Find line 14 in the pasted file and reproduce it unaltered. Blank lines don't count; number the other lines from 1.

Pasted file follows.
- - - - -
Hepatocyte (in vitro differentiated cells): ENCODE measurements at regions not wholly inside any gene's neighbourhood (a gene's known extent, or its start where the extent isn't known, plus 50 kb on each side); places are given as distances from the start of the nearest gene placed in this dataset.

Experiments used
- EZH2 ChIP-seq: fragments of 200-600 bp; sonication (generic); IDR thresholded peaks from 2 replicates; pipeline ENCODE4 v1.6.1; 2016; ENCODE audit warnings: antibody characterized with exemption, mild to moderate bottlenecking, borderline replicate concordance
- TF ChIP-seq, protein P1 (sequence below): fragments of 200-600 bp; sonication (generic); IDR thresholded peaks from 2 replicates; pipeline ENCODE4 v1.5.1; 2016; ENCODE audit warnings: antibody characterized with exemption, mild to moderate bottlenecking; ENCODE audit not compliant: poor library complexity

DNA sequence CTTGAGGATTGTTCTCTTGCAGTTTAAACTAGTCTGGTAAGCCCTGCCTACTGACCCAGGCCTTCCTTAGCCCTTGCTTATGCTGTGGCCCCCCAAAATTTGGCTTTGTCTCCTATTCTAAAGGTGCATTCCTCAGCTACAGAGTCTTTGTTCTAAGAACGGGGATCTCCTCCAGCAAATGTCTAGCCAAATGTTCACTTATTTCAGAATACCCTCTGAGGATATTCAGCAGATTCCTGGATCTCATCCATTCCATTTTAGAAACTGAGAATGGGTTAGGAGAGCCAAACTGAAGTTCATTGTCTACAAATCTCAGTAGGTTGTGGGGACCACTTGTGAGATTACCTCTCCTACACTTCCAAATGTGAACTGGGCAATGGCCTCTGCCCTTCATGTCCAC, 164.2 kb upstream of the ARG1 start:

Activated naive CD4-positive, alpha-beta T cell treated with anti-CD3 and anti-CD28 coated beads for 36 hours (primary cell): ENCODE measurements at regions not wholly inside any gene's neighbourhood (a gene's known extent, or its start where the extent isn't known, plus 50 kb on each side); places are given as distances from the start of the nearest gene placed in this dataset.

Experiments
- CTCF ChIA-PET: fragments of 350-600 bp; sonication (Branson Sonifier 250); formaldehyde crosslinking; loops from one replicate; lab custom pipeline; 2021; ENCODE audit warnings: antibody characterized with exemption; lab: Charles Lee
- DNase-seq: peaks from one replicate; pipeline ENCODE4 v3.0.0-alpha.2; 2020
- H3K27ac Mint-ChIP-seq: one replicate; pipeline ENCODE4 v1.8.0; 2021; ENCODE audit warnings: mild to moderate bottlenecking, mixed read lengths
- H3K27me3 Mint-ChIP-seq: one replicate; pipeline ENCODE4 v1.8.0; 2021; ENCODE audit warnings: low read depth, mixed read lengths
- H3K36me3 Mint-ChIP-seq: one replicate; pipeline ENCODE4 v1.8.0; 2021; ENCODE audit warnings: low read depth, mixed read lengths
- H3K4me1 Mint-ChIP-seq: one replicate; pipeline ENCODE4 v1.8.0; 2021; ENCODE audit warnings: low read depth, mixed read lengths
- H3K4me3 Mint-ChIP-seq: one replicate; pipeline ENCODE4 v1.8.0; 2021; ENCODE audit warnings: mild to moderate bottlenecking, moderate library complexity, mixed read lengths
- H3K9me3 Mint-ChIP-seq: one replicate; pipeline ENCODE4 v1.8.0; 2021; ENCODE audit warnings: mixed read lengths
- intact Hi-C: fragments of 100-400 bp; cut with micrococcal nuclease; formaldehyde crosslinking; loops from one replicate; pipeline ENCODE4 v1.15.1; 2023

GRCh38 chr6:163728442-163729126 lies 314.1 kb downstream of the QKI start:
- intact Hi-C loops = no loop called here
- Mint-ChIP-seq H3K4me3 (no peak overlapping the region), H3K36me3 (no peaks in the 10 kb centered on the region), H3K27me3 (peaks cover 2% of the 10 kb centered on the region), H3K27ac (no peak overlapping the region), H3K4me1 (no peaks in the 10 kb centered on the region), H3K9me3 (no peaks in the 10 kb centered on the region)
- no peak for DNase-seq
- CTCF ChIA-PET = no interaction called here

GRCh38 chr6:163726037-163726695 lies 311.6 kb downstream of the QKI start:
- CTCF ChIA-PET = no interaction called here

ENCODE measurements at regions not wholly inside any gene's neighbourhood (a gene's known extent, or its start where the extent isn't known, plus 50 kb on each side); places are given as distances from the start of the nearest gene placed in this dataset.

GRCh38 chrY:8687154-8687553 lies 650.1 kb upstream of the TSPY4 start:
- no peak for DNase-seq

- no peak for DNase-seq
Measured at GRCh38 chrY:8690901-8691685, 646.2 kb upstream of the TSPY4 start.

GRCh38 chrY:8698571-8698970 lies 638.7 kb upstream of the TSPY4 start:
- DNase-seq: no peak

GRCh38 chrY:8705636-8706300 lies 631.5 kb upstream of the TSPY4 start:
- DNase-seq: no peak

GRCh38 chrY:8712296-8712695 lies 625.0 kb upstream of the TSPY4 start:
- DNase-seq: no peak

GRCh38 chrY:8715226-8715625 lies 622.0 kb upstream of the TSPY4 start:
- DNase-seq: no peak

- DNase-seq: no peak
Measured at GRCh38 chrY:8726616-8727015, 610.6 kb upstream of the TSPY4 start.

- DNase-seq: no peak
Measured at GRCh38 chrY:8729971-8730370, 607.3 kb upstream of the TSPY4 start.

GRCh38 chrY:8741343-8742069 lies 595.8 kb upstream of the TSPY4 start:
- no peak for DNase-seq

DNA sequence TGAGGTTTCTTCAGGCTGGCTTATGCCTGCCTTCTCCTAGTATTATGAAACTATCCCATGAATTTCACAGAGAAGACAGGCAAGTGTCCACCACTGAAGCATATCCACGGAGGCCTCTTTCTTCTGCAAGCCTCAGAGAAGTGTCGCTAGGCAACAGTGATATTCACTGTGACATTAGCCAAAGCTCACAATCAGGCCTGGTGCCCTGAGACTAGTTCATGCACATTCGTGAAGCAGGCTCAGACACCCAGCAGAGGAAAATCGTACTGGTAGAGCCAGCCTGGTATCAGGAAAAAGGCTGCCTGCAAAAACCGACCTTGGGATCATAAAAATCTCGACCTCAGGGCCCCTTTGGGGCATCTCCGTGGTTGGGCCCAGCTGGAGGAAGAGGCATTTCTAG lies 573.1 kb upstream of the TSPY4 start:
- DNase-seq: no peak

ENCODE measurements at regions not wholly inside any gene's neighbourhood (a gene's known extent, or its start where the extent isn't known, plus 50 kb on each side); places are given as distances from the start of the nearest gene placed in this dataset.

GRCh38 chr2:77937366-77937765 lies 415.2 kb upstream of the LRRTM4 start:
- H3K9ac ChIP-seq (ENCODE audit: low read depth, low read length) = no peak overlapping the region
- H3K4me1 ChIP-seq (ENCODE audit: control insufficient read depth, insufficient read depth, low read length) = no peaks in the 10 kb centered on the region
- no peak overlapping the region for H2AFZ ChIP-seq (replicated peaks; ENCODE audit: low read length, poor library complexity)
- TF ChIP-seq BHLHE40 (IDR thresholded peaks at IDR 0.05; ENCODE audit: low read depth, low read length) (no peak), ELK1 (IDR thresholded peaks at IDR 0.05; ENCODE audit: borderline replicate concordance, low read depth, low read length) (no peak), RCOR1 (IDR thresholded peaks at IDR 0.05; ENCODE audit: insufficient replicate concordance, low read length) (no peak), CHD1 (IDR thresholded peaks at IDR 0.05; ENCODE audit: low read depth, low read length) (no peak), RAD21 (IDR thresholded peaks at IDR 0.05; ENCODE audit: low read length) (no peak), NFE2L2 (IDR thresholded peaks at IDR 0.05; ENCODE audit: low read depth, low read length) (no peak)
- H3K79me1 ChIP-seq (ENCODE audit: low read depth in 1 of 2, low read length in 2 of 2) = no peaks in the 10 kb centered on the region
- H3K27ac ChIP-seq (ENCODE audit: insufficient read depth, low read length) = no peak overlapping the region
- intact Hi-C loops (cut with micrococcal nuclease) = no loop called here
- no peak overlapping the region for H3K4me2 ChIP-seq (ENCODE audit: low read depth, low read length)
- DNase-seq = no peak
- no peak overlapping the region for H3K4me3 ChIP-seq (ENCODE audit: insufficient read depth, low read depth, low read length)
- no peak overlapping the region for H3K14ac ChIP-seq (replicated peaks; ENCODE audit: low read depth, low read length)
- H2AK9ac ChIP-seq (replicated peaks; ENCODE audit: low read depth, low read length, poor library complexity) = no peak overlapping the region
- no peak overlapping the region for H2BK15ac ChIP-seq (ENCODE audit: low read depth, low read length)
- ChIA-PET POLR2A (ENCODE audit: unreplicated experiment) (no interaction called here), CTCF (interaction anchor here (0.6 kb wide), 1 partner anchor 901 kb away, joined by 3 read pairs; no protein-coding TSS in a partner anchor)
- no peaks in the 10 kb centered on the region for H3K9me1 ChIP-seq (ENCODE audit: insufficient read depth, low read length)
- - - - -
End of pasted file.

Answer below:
- H3K4me3 Mint-ChIP-seq: one replicate; pipeline ENCODE4 v1.8.0; 2021; ENCODE audit warnings: mild to moderate bottlenecking, moderate library complexity, mixed read lengths